Were any plans made for a joint conduct of the search mission? “Yes, I was to proceed to the last reported position of the TBMs and conduct a square search. Lt. Jeffrey was to proceed to New Smyrna and track eastward to intercept the presumed track of the TBMs and then was to conduct an expanding square search at the last reported position of the TBMs.”

What were the weather and sea conditions when you arrived in the vicinity of 29 degrees north, 79 degrees west? “. . .the ceiling was approximately 800 to 1200 feet overcast, occasional showers, estimated wind, west southwest about 25 30 knots. The air was very turbulent. The sea was very rough.”

At 1927, PBM-5, Buno 59225, was airborne from Banana River with 3 aviators aboard and a crew of 10. At 1930, the aircraft radioed an “out” report to its home base and was not heard from again.

Cruising off the coast of Florida, the tanker S.S. Gaines Mills was sailing through the dark night when it sent the following message, “At 1950, observed a burst of flames, apparently an explosion, leaping flames 100 feet high and burning for ten minutes. Position 28 degrees 59 minutes north, 80 degrees 25 minutes west. At present, passing through a big pool of oil. Stopped, circled area using searchlights, looking for survivors. None found.” Her captain later confirmed that he saw a plane catch fire and immediately crash, exploding upon the sea.

A message from USS Solomons (CVE 67), which was participating in the search, later confirmed both the merchantman’s report and the fears of many at Banana River. “Our air search radar showed a plane after takeoff from Banana River last night joining with another plane, (the second PBM) then separating and proceeding on course 045 degrees at exact time S.S. Gaines Mills sighted flames and in exact spot the above plane disappeared from the radar screen and never reappeared.” No wreckage was sighted and according to witnesses there was little likelihood that any could have been recovered due to a very rough sea. The next day, water samples, taken in the area, developed an oily film. The area was not buoyed due to the heavy seas nor were diving or salvage operations ever conducted. The depth of the water was 78 feet and the site was close to the Gulf Stream.

During the Board’s examination of the disappearance of the PBM, several witnesses were questioned concerning gas fumes and smoking regulations, which were reportedly well posted and rigidly enforced aboard all PBMs. Although the Board’s report is not a verbatim record and no accusations were made, there seems to be enough inference present to cause one to suspect that the Board was aware of the PBM’s nickname, “the flying gas tank.”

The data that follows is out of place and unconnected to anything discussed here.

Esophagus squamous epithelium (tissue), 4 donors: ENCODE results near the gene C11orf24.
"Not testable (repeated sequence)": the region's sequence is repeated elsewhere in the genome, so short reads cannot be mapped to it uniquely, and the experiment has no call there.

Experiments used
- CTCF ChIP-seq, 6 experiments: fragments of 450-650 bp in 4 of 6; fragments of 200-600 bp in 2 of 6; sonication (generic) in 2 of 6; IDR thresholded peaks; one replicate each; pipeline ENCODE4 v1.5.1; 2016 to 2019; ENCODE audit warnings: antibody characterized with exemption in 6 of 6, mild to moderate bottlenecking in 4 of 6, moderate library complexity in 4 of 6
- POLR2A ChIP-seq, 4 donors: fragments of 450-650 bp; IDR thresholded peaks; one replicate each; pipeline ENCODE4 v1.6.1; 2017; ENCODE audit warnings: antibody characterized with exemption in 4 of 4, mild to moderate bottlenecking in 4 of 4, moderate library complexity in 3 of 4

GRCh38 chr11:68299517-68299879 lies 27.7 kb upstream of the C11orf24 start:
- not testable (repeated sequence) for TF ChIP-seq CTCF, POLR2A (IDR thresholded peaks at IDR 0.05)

What followed is essentially what has been reported by so many others: five days of fruitless searching which revealed numerous older wrecks but not so much as a scrap of wreckage from either the TBMs or the PBM. The fate of the latter seems confirmed an in-flight fire of unknown origin and subsequent crash/explosion. The former’s disappearance still has the aura of mystery, however.

Why did FT-28 not want to go on the flight; what was his state of mind? How could both his compasses have gone out? Did he have a watch? One suspects he did not, as he repeatedly asked the other flight members how long certain headings had been flown. These are only some of the questions which can never be fully answered.

But some have been.

We now know that FT-28 took the lead sometime after the turn north on the second leg, thinking that his students were on a wrong heading. We know that FT-28 would not switch to the emergency radio frequency for fear of losing contact with his flight. We also know that there were strong differences of opinion between the instructor and the students about where they were. The instructor, familiar with the Florida Keys, with both compasses out and with evidently no concept of time, could very well have mistaken the cays of the northern Bahamas for the Keys and the water beyond for the Gulf of Mexico.

But the students, having flown the area before, appeared to know exactly where they were and it was not the Keys or the Gulf. The lead passed back and forth between FT-28 and a student, and land was never reached as the flight zigzagged through the area north of the Bahamas.

Toward the end, the low ceiling and daytime ten-mile visibility were replaced by rain squalls, turbulence and the darkness of winter night. Terrific winds were encountered and the once tranquil sea ran rough. They would “fly towards shore,” the better to be rescued.

Valiantly trying to keep his flight together in the face of most difficult flying conditions, the leader made his plan: When any aircraft got down to ten gallons of fuel, they would all ditch together. When that fateful point was reached, we can only imagine the feelings of the 14 men of Flight 19 as they descended through the dark toward a foaming, raging sea and oblivion.

Former TBM pilots that we questioned express the opinion that an Avenger attempting to ditch at night in a heavy sea would almost certainly not survive the crash. And this, we feel, was the case with Flight 19, the Lost Patrol. The aircraft most probably broke up on impact and those crewmen who might have survived the crash would not have lasted long in cool water where the comfort index was lowered by the strong winds. This last element, while only an educated guess, seems to satisfy this strange and famous “disappearance.”

12 May 1996